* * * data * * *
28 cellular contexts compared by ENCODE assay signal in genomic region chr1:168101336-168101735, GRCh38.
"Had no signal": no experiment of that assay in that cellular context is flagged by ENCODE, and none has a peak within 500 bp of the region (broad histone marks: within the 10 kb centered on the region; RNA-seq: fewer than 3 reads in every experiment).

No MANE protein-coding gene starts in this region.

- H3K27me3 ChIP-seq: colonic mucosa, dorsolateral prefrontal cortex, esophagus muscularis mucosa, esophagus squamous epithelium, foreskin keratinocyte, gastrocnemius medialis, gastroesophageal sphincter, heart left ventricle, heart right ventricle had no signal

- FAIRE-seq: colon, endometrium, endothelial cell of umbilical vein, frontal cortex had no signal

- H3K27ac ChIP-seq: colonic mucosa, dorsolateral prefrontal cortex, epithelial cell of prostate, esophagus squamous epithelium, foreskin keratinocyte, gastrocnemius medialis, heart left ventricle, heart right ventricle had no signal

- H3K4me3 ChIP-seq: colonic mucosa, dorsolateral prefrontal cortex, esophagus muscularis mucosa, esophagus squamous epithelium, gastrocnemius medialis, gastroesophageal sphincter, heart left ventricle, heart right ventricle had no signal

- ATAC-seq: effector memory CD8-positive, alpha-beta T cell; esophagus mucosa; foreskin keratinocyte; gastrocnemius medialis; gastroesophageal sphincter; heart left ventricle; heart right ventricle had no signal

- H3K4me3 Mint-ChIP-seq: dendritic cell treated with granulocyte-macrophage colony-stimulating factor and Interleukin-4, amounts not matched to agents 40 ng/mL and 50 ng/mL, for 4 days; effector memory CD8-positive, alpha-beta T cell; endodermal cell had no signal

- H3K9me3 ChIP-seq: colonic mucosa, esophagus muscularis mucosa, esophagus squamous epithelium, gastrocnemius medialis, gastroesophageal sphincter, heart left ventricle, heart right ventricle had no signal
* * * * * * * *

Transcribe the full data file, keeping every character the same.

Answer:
28 cellular contexts compared by ENCODE assay signal in genomic region chr1:168101336-168101735, GRCh38.
"Had no signal": no experiment of that assay in that cellular context is flagged by ENCODE, and none has a peak within 500 bp of the region (broad histone marks: within the 10 kb centered on the region; RNA-seq: fewer than 3 reads in every experiment).

No MANE protein-coding gene starts in this region.

- H3K27me3 ChIP-seq: colonic mucosa, dorsolateral prefrontal cortex, esophagus muscularis mucosa, esophagus squamous epithelium, foreskin keratinocyte, gastrocnemius medialis, gastroesophageal sphincter, heart left ventricle, heart right ventricle had no signal

- FAIRE-seq: colon, endometrium, endothelial cell of umbilical vein, frontal cortex had no signal

- H3K27ac ChIP-seq: colonic mucosa, dorsolateral prefrontal cortex, epithelial cell of prostate, esophagus squamous epithelium, foreskin keratinocyte, gastrocnemius medialis, heart left ventricle, heart right ventricle had no signal

- H3K4me3 ChIP-seq: colonic mucosa, dorsolateral prefrontal cortex, esophagus muscularis mucosa, esophagus squamous epithelium, gastrocnemius medialis, gastroesophageal sphincter, heart left ventricle, heart right ventricle had no signal

- ATAC-seq: effector memory CD8-positive, alpha-beta T cell; esophagus mucosa; foreskin keratinocyte; gastrocnemius medialis; gastroesophageal sphincter; heart left ventricle; heart right ventricle had no signal

- H3K4me3 Mint-ChIP-seq: dendritic cell treated with granulocyte-macrophage colony-stimulating factor and Interleukin-4, amounts not matched to agents 40 ng/mL and 50 ng/mL, for 4 days; effector memory CD8-positive, alpha-beta T cell; endodermal cell had no signal

- H3K9me3 ChIP-seq: colonic mucosa, esophagus muscularis mucosa, esophagus squamous epithelium, gastrocnemius medialis, gastroesophageal sphincter, heart left ventricle, heart right ventricle had no signal